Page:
Months after the mass shooting at Sandy Hook Elementary School, new state-level restrictions on guns have been slow in coming, and they’ve mostly been concentrated in a handful of states that already have tough gun laws.
Meanwhile, lawmakers in at least a half-dozen other states have gone the other way, proposing and in some instances passing bills that would expand where and when a person can be in possession of a firearm.
But for residents in the vast majority of states, gun ownership looks unlikely to change much absent federal legislation.
A person can still buy a pistol at a Nevada gun show without a background check or carry a rifle inside the New Hampshire state house, just as he or she could before Adam Lanza brought a Bushmaster .223 rifle into a Newtown, Conn., elementary school and opened fire.
“There has been activity in other states that one might not ordinarily think of -- Colorado, for example,” said Jon Vernick, co-director of the Johns Hopkins Center for Gun Policy and Research. But there remain “the Idahos of the world, where really little has changed since Newtown.”
Gun-control advocates had high hopes that the Newtown tragedy would serve as a galvanizing moment for the country. Dan Gross, president of the Brady Campaign to Prevent Gun Violence, said at the time that he hoped it would be a “catalyst to demand the sensible change.”
While recent mass shootings do appear to have moved public opinion – a recent NBC News/Wall Street Journal poll found American support for stricter gun laws at its highest level in a decade – there has not been a rush at the state level to embrace sweeping new gun laws.
And most of the dozen or so states where significant new restrictions have been proposed already have a “C+” rating or above from the Law Center to Prevent Gun Violence, putting them among the nation’s top states for gun control.
“Most of the viable proposals on the federal level and in most states would have very little impact on self-defense,” said UCLA law professor Eugene Volokh. “But pretty much all the gun control proposals out there are not going to be terribly effective at combating criminals.”
In New Jersey, several lawmakers began calling for new gun laws in the immediate aftermath of the Newtown shooting, even though the state already has an A- rating from the Law Center to Prevent Gun Violence. Legislators voted a raft of bills through the Democrat-controlled state assembly on Feb. 22, including a ban on .50 caliber weapons and a 10-round magazine limit. Those bills may still be held up by a hesitant Senate and Republican governor.
“We’re going to take a hard look at the bills the Assembly did,” New Jersey Senate President Stephen Sweeney said in an interview with Philadelphia radio station 106.9FM. “Some might be changed, some might not go through at all.”
At the same time, lawmakers in Wyoming, South Dakota, Kansas, Tennessee, Texas, and Arizona all moved to loosen their controls on firearms, in many cases thumbing their nose at prospective federal legislation.
An Arkansas bill allowing holders of concealed-carry permits to bring their gun into churches was signed into law by Governor Mike Beebe, a Democrat, on Feb. 11.
First sponsored by state Senator Bryan King, the Church Protection Act passed the state’s Republican-controlled Senate by an overwhelming majority. In Kentucky, the state Senate voted 34 to 3 on Feb. 25 to approve a bill outlawing the enforcement of federal gun laws that do not yet exist.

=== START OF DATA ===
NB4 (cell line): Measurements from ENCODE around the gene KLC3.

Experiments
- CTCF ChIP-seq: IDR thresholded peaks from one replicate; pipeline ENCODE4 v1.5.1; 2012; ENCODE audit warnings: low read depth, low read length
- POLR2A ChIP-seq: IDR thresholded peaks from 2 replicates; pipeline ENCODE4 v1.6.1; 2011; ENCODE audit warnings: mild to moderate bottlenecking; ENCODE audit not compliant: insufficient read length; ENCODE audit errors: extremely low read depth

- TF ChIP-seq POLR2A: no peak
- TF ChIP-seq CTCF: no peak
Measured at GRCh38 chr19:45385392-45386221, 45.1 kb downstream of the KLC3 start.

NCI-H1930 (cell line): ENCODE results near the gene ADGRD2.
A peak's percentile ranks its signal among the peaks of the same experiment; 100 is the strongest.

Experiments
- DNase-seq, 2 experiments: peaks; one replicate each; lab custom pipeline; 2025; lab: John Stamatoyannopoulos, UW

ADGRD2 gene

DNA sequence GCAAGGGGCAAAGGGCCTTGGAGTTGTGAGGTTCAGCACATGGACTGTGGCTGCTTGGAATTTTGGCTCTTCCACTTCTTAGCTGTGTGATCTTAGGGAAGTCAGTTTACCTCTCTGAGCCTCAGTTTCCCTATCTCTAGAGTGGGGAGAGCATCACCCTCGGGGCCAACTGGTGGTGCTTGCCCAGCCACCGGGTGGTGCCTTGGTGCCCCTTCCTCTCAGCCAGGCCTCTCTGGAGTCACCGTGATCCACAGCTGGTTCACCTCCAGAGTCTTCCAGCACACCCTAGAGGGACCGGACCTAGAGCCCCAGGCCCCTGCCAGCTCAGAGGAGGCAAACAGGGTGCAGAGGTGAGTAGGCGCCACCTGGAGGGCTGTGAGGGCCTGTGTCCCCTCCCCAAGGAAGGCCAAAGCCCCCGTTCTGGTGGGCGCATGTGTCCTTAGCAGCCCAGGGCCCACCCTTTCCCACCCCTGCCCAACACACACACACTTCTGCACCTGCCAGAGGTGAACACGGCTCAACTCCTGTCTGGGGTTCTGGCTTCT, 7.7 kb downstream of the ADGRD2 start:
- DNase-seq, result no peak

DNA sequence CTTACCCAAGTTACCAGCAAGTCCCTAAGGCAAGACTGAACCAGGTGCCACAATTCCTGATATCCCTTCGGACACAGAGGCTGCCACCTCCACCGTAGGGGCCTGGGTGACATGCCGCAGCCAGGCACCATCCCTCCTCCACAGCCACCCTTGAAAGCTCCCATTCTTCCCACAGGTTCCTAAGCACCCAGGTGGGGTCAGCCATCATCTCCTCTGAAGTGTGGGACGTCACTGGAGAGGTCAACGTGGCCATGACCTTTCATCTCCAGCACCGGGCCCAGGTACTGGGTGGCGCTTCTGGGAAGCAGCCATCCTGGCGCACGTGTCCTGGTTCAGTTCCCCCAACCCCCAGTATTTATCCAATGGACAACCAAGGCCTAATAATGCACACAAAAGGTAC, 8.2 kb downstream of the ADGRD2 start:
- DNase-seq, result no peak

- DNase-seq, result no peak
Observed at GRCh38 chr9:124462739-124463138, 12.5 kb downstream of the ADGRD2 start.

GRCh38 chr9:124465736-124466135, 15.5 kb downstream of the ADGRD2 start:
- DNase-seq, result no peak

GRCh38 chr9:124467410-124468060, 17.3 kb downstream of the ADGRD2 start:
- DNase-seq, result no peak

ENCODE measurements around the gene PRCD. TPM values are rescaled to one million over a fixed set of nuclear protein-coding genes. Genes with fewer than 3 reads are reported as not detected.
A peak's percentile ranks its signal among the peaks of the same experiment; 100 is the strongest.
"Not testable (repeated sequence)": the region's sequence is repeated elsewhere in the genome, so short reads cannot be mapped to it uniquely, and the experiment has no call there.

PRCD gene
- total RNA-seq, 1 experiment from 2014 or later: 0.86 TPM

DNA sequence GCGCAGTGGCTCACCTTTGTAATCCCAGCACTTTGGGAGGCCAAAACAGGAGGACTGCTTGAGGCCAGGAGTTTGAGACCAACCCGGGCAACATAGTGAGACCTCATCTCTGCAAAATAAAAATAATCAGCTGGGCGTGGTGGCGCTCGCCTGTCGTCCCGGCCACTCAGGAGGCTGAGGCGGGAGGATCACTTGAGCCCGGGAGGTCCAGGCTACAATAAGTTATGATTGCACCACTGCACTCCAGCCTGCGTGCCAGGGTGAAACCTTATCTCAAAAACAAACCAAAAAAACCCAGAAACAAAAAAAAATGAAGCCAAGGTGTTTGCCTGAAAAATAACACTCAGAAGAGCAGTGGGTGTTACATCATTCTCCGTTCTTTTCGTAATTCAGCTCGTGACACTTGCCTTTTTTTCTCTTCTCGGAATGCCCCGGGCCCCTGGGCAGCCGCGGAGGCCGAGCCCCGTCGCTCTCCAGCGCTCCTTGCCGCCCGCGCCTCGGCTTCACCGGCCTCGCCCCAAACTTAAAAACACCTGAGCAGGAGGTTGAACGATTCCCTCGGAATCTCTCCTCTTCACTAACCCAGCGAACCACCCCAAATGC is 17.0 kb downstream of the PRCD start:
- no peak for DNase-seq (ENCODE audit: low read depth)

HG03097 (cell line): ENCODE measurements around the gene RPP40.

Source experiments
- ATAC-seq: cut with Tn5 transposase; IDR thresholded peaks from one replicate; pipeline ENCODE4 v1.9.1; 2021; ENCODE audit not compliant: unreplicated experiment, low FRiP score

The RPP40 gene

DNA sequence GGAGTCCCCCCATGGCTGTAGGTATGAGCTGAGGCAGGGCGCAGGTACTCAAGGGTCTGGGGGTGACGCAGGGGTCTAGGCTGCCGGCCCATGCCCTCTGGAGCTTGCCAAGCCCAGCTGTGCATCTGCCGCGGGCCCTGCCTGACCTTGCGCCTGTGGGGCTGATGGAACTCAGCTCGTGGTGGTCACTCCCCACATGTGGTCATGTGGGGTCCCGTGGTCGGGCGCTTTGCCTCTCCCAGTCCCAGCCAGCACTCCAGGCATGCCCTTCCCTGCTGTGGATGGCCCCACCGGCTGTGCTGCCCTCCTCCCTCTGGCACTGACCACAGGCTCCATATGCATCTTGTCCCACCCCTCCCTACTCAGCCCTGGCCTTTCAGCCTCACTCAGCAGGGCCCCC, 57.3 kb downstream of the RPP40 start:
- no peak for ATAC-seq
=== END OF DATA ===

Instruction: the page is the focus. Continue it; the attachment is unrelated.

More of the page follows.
The most aggressive gun-control legislative action so far has come in New York, where Gov. Andrew Cuomo championed one of the nation’s toughest bans on assault weapons, the first to come in the wake of Newtown. But the state already boasted gun laws that were among the nation’s toughest.
Even in states seared by recent tragedies, lawmakers have found their progress slowed.
After Connecticut lawmakers failed to coalesce around any of the gun laws offered in the days after Newtown, Democratic Gov. Dan Malloy introduced his own proposal and vowed to shove it through.
Lawmakers are trying to forge a bipartisan consensus but they are finding it difficult. “I would hope that we would have a broadly supported bipartisan bill, but I think it’s more important that we have a strong bill that meets the need,” said Sen. Majority Leader Martin Looney, a Democrat.
In Colorado, home of the Aurora theater shooting, House lawmakers advanced gun-control bills after some last-minute lobbying from Joe Biden, drawing the wrath of Republicans.
The bills would mandate universal background checks, ban magazines with more than 15 rounds, and allow college campuses to prohibit concealed carry. With the Senate planning to vote soon, the magazine maker Magpul Industries threatened to abandon its plant 28 miles from Denver if the proposed magazine limit is put into law.
“Colorado is in a unique position in that we have suffered these tragedies firsthand, so there is a drumbeat in Colorado,” said Colorado Senate President John Morse, a Democrat. “I think the governor will be in support of all of these bills once we get them to his desk.”
Passing a bill expanding gun rights can be complicated, too, as Wyoming State Representative Kendell Kroeker, a Republican, found out.
He got a bill passed in the state House of Representatives that would have made it illegal for anyone to enforce any new federal law that placed restrictions on guns, ammunition, or other firearms accessories within the borders of the state.
That bill died amid questions of its constitutionality, Kroeker said. But the response from his constituents was “overwhelmingly positive,” he added.
Whether gun ownership changes for most Americans may come down to actions taken on the national level, as hesitant state lawmakers wait for a cue from Washington. The Senate Judiciary Committee put a one-week hold on prospective federal gun bills on Thursday.